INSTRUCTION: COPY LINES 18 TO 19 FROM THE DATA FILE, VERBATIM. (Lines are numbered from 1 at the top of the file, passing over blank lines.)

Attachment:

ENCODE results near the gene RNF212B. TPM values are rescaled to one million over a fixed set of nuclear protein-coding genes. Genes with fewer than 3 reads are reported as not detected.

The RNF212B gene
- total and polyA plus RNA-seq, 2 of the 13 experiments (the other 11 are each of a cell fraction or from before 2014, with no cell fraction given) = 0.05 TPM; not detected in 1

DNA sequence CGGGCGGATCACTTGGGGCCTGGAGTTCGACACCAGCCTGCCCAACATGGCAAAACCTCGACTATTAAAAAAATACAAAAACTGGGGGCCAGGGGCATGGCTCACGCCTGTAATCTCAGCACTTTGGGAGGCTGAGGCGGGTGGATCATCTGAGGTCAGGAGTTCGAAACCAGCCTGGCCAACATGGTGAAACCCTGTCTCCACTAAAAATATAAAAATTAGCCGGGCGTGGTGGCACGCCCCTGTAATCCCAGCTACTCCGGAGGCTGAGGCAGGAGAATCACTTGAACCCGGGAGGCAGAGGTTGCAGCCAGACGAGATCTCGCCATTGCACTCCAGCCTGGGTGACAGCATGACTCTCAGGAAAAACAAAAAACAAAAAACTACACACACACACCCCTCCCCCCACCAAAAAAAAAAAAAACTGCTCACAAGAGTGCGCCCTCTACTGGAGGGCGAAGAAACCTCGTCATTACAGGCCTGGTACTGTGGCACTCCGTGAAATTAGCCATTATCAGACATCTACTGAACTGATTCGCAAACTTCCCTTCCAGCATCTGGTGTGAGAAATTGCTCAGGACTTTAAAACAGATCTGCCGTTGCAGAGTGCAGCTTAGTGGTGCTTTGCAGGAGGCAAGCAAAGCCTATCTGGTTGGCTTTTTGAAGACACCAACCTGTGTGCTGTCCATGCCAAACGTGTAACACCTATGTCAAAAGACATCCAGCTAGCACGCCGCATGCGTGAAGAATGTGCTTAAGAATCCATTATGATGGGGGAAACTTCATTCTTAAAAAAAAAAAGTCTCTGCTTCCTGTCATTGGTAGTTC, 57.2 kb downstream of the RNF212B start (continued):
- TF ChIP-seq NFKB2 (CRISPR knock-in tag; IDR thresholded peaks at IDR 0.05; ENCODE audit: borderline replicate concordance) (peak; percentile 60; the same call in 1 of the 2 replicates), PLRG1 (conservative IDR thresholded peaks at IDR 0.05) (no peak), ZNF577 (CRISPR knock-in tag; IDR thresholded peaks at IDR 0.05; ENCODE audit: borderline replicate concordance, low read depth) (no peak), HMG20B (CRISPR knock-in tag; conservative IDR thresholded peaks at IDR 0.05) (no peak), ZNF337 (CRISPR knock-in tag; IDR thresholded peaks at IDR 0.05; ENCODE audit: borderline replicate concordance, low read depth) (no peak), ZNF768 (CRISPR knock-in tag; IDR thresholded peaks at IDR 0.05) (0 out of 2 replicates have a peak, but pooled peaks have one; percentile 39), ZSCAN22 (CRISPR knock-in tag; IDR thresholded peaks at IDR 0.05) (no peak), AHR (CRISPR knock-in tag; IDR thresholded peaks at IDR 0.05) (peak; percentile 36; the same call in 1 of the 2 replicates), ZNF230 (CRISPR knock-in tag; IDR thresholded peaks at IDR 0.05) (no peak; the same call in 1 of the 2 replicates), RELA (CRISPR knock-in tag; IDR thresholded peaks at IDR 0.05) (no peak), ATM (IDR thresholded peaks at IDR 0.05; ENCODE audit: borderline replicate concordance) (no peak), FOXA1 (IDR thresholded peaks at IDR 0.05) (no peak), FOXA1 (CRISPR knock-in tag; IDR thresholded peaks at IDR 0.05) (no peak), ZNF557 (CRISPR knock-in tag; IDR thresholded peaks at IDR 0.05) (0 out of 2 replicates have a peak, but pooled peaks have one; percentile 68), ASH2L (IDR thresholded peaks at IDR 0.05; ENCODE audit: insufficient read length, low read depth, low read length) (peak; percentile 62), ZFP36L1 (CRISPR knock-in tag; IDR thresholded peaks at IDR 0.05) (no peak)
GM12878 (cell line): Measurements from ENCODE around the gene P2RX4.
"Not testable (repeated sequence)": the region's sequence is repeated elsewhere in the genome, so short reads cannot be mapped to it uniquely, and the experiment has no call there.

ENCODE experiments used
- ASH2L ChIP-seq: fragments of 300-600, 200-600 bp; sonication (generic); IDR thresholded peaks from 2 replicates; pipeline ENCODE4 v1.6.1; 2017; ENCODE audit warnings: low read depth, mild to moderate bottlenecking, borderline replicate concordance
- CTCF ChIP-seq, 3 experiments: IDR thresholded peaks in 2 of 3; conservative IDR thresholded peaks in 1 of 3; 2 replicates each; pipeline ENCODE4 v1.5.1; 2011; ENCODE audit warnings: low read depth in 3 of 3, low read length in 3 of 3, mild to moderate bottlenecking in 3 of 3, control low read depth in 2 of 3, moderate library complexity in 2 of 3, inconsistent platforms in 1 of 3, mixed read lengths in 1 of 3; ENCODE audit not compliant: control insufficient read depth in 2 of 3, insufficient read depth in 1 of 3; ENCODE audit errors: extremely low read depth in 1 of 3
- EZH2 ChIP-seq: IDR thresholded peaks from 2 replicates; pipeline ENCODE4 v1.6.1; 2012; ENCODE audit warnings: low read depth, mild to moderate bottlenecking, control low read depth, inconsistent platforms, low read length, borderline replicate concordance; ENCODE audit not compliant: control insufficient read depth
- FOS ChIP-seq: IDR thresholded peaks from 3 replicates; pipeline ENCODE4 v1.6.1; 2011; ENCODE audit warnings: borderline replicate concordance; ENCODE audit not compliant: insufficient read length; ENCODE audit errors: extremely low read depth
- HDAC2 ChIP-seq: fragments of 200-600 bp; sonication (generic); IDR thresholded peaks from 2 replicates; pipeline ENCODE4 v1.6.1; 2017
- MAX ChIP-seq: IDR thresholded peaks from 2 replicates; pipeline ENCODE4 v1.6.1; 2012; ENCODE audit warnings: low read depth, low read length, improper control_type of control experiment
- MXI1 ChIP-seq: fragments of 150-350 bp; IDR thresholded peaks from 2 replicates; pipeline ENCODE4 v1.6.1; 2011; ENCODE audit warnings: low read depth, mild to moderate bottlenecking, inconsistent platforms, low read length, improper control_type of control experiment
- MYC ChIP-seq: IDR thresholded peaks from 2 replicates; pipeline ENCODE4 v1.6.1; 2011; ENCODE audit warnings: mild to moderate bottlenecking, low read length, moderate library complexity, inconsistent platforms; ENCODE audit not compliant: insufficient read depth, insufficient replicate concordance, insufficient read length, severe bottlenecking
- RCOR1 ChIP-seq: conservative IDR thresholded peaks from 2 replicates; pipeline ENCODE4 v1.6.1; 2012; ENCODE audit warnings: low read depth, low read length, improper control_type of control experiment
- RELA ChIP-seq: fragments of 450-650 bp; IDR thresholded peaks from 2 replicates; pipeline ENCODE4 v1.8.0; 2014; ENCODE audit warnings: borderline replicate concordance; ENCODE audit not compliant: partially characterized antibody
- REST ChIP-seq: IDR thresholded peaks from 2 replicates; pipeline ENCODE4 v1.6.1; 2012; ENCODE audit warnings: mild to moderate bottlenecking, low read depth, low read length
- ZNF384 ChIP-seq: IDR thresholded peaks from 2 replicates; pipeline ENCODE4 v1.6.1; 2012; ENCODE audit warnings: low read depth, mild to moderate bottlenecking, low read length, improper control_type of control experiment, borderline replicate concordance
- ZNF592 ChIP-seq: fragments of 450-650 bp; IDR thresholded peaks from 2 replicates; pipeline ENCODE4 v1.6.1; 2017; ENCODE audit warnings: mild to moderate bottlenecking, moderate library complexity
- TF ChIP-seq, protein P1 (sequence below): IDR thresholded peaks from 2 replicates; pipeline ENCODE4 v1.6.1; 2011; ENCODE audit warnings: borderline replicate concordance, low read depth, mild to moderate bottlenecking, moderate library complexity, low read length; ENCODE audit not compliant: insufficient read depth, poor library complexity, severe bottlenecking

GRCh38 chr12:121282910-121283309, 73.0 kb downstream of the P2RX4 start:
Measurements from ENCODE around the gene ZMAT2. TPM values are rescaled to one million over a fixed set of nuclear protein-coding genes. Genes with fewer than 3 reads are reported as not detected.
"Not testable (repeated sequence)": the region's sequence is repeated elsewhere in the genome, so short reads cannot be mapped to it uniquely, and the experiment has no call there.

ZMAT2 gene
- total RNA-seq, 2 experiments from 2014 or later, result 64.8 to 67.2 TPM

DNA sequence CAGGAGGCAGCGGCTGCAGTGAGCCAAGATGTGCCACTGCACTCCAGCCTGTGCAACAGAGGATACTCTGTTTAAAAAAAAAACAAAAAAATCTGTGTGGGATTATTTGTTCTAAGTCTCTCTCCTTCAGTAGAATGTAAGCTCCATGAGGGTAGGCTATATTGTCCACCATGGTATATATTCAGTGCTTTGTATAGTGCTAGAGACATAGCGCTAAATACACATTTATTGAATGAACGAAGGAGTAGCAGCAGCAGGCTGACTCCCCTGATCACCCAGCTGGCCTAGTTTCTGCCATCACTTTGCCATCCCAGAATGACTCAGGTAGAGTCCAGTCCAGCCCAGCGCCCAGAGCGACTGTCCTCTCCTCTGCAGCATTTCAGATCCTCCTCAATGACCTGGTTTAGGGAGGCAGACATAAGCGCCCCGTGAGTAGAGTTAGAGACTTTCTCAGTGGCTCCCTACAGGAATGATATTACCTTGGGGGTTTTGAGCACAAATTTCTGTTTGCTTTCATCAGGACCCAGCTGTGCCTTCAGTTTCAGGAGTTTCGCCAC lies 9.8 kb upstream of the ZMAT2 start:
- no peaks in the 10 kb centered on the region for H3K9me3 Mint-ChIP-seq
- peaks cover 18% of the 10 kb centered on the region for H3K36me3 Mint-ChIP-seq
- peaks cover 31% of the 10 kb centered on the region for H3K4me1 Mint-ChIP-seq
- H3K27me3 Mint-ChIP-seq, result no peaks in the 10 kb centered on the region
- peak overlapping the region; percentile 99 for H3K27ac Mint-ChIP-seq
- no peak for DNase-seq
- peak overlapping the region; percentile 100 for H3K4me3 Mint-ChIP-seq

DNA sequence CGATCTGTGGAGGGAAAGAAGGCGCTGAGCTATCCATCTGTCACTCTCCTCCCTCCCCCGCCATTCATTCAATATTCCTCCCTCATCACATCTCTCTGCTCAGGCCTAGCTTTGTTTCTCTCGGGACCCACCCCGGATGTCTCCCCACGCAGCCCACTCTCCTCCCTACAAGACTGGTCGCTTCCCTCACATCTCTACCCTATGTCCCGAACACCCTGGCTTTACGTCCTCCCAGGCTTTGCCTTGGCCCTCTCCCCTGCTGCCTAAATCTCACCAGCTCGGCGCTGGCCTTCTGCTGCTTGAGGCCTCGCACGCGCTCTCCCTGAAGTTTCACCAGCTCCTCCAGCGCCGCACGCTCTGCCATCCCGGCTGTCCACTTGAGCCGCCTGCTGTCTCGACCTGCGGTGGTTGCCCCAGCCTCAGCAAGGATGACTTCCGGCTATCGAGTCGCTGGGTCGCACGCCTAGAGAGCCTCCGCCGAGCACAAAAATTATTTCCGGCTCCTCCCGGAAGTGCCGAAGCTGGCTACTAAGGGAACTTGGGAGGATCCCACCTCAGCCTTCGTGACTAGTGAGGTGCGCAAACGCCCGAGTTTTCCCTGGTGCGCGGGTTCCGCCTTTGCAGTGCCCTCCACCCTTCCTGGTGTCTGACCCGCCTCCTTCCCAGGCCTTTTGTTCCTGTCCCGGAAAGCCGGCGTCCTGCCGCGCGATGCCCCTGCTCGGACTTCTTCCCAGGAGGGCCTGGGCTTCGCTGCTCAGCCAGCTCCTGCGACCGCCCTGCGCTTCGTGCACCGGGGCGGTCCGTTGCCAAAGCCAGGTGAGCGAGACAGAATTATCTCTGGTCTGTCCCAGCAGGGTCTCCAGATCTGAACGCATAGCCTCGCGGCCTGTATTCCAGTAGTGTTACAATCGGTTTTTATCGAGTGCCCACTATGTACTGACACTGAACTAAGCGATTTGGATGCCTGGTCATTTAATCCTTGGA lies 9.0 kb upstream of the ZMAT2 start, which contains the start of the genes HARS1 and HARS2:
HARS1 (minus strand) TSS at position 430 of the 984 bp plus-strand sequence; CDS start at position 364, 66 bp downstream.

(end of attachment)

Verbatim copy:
- RELA ChIP-seq: fragments of 450-650 bp; IDR thresholded peaks from 2 replicates; pipeline ENCODE4 v1.8.0; 2014; ENCODE audit warnings: borderline replicate concordance; ENCODE audit not compliant: partially characterized antibody
- REST ChIP-seq: IDR thresholded peaks from 2 replicates; pipeline ENCODE4 v1.6.1; 2012; ENCODE audit warnings: mild to moderate bottlenecking, low read depth, low read length